The estimated costs to business were set out in the Regulatory Impact Assessment which was published in April 2005 with the Gambling Act 2005. In addition, we prepare impact assessments for each element of the secondary legislation required to implement the Gambling Act 2005 and these are published with the related Explanatory Memorandum
document on the Office for Public Sector Information website and separately in the Better Regulation section of the Departments website www.culture.gov.uk.
Miss McIntosh: To ask the Secretary of State for Culture, Media and Sport if she will bring forward proposals for an extension to the deadline for compliance with the provisions of the Gambling Act 2005 to ensure that businesses do not have to make physical changes to premises until after peak season 2007. 
Miss McIntosh: To ask the Secretary of State for Culture, Media and Sport what resources the Government have provided to the Sport for All initiative; and what resources have been allocated for the initiative in each of the next three years 
Mr. Caborn: The Government are not aware of a current initiative called Sport for All. Therefore the Government have provided no resources and have no plans to provide any resources to this initiative. However, Sport for All was the equivalent of the brand name for The Sports Council before the Sport England brand was launched in 1999.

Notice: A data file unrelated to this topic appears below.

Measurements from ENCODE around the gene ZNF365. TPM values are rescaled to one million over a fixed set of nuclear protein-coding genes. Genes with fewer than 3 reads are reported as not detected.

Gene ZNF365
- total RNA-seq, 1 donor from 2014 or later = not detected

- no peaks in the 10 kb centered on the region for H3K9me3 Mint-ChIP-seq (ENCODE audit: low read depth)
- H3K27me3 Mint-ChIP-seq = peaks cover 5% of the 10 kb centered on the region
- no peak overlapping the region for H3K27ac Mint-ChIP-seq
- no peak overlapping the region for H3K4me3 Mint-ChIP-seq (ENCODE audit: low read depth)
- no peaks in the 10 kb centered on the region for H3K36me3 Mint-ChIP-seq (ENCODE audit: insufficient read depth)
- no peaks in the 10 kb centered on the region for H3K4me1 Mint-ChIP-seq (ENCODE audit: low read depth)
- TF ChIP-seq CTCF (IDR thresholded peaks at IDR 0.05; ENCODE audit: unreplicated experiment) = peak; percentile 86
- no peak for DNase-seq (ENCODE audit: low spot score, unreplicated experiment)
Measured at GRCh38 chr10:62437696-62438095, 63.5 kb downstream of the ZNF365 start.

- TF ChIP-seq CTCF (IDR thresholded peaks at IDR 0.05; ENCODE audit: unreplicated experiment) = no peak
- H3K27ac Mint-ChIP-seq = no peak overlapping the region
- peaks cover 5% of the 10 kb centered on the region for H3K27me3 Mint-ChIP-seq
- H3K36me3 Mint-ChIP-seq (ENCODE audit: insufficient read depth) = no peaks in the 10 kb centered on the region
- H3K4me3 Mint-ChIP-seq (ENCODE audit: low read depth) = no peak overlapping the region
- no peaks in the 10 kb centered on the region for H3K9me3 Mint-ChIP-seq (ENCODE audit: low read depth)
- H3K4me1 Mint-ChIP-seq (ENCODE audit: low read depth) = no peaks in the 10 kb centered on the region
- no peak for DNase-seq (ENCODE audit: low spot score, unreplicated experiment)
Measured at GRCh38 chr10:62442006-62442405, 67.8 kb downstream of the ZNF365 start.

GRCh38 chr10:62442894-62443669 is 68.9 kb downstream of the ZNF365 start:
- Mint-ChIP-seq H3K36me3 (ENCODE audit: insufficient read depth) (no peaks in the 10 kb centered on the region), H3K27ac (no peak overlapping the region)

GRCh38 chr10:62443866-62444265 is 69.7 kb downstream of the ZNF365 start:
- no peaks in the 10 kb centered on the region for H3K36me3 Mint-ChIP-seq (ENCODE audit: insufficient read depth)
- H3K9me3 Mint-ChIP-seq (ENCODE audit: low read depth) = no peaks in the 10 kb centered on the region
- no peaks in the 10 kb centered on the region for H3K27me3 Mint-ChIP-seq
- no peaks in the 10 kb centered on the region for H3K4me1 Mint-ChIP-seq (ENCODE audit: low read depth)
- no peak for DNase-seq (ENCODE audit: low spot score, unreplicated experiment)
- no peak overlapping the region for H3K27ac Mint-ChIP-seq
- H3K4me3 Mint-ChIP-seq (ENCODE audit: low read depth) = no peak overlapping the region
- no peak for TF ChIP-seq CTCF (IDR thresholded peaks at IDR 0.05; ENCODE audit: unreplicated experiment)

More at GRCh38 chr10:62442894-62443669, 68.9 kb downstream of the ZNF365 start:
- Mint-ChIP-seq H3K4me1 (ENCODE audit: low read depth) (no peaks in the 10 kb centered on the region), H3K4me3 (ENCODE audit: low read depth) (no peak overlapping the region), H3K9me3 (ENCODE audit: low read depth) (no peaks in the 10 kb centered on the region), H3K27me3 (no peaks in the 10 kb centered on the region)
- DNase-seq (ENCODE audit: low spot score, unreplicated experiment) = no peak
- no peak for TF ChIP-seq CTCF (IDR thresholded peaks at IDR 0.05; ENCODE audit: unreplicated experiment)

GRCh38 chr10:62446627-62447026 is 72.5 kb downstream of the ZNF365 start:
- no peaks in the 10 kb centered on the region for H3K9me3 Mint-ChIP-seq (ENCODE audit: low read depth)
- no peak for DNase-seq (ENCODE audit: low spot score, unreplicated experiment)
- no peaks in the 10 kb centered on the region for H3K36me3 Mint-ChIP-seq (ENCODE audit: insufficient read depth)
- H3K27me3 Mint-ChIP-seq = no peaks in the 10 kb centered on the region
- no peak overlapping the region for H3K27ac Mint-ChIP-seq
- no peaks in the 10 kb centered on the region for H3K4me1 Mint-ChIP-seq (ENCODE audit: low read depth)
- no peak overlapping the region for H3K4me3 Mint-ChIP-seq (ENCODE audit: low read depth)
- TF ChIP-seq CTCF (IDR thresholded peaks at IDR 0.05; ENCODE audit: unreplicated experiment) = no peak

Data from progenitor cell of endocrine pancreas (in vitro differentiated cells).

The Prime Minister: I refer my hon. Friend to the press briefing given by my official spokesman on 17 May 2007. A transcript of this is available on the No. 10 website http://pm.gov.uk/output/Pagell737.asp, and a copy has been placed in the Library of the House.
The Prime Minister: I refer the hon. Member to the answer my right hon. Friend the Minister for Europe gave to the hon. Member for Great Grimsby (Mr. Mitchell) on 16 May 2007, Official Report, column 779W.
Andrew Mackinlay: To ask the Prime Minister which Minister would take lead responsibility for the operation of Government in the event of the Prime Ministers unforeseen incapacity; and, in the absence of that Minister, which Minister would then take responsibility. 
Mr. Lidington: To ask the Chancellor of the Duchy of Lancaster what plans she has to implement regulations on the requirement of displaying no smoking notices in relation to the entrance to No. 10 Downing Street; and if she will make a statement. 
Hilary Armstrong: The Downing Street complex forms an integral part of the Cabinet Office estate. From 1 July 2007, the Cabinet Office intends to fully comply with the requirement of the Health Bill 2006 for displaying no smoking notices.
Edward Miliband: This is a matter for the Charity Commission as the Government department responsible for the regulation of charities in England and Wales. The chief executive of the Charity Commission will write to the hon. Member and a copy of his reply will be placed in the Library. Charity law and regulation in Scotland and Northern Ireland is a devolved matter, and is the responsibility of the relevant Parliament and Ministers.
Mr. Hollobone: To ask the Chancellor of the Duchy of Lancaster what assessment she has made of the likely effect on third sector organisations of the reallocation of lottery funding to pay for the 2012 Olympics.